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A police officer charged with the death of Down Wright to appear in court



MINEAPOLIS (AP) – Former police officer in the suburbs of Minneapolis, accused of manslaughter for the fatal shooting of 20-year-old black driver Daunte Wright is scheduled to appear in court via video conference Monday.

Former White Brooklyn Center employee Kim Potter, who is white, has an omnibus hearing, also known as a pre-trial hearing, Monday afternoon in Hennepin District Court. continue.

Wright, the father of a young son, was killed on April 11 after the traffic was stopped. The former Brooklyn Center police chief says he believes Potter wanted to use her Taser to Wright instead of his gun. The video of the body camera shows her shouting “Taser! several times before firing. The shooting sparked days of unrest. Wright̵

7;s family members and protesters wanted prosecutors to file a murder charge.

The shooting happened during the trial of Derek Chauvin, a white former Minneapolis police officer who was convicted of murder to press his knee against George Floyd’s neck because the Black man said he couldn’t breathe.

Police said Wright was stopped for leaking labels, but they tried to arrest him after finding an outstanding warrant. The order is for his non-appearance in court on charges that he escaped from officers and had a gun without permission during a meeting with police in Minneapolis in June.

The video from the police camera shows Potter approaching Wright while he was standing in front of his car while another officer arrested him. As Wright fights the police, Potter yells, “I’m going to check on you! I’ll glue you! Taser! Taser! Taser! “before firing a single shot from a pistol into her right hand.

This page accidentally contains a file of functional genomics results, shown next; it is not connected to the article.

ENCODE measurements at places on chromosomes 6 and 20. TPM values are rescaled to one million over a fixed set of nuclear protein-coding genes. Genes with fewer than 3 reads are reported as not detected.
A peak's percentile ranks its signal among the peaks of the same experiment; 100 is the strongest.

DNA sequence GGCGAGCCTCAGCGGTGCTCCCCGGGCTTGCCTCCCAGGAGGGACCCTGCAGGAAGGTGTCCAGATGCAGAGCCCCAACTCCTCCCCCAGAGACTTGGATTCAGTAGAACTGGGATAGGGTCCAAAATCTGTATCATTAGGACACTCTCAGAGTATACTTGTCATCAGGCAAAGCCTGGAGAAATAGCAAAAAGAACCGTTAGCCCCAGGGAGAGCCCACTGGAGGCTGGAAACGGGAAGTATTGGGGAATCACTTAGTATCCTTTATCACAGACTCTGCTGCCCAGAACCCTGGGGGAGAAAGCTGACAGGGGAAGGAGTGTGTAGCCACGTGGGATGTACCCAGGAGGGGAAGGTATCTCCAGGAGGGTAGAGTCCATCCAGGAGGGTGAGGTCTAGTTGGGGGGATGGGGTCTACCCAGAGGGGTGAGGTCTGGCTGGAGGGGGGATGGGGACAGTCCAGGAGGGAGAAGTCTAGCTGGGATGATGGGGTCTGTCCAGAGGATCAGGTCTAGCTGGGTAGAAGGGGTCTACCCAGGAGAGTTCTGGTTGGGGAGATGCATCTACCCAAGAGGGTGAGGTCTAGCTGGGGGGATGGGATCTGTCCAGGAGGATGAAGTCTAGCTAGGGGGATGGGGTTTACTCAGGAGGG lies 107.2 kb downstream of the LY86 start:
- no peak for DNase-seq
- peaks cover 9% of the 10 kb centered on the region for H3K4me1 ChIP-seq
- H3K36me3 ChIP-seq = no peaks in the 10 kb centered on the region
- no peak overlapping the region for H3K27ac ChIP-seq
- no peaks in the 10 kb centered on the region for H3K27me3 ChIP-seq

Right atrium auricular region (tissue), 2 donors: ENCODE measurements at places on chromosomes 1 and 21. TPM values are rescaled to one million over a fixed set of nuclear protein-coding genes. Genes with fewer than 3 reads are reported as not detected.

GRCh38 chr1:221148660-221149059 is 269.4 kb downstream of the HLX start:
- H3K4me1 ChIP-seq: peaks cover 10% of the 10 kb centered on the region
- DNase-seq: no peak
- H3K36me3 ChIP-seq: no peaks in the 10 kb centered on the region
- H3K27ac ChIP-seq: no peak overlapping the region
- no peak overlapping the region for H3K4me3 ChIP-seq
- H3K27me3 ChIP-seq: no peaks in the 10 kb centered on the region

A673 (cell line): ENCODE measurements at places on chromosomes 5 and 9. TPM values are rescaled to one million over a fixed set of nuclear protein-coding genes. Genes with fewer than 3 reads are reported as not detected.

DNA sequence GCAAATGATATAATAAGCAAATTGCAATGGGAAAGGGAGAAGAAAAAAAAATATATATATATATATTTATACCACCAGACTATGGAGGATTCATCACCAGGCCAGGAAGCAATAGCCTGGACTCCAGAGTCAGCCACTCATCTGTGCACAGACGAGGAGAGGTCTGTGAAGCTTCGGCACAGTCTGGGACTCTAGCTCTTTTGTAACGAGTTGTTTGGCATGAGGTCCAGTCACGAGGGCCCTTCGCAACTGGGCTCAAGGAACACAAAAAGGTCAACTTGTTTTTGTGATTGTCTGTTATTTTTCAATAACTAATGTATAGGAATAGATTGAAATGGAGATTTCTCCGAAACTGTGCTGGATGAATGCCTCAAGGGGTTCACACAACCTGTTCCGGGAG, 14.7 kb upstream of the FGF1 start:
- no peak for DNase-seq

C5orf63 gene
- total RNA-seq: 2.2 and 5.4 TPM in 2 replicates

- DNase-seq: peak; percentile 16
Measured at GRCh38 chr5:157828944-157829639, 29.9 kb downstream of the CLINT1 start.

The criminal complaint notes that Potter held his pistol to the right and her Taser to the left, both with grips facing backwards. To remove the Taser – which is yellow and has a black grip – Potter will have to use his left hand, the complaint said.

Intention is not a necessary component of the second-degree manslaughter in Minnesota. The charge – which provides for a maximum sentence of 10 years in prison – can be applied in circumstances where a person is suspected of causing death through “negligence”, which creates an unreasonable risk and knowingly assumes the chances of causing death.

The Wright family’s lawyer, Ben Crump, disputes that the shooting was accidental, claiming that an experienced officer knew the difference between a Taser and a pistol. Experts say cases of police officers mistakenly firing their pistol instead of a Taser are rare, usually less than once a year across the country.

The Brooklyn Center is heading for Potter’s dismissal when she resigns shortly after the shooting. The city police chief also resigned after the municipal council fired the city governor.

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Find the full coverage of Daunte Wright’s death at: https://apnews.com/hub/death-of-daunte-wright


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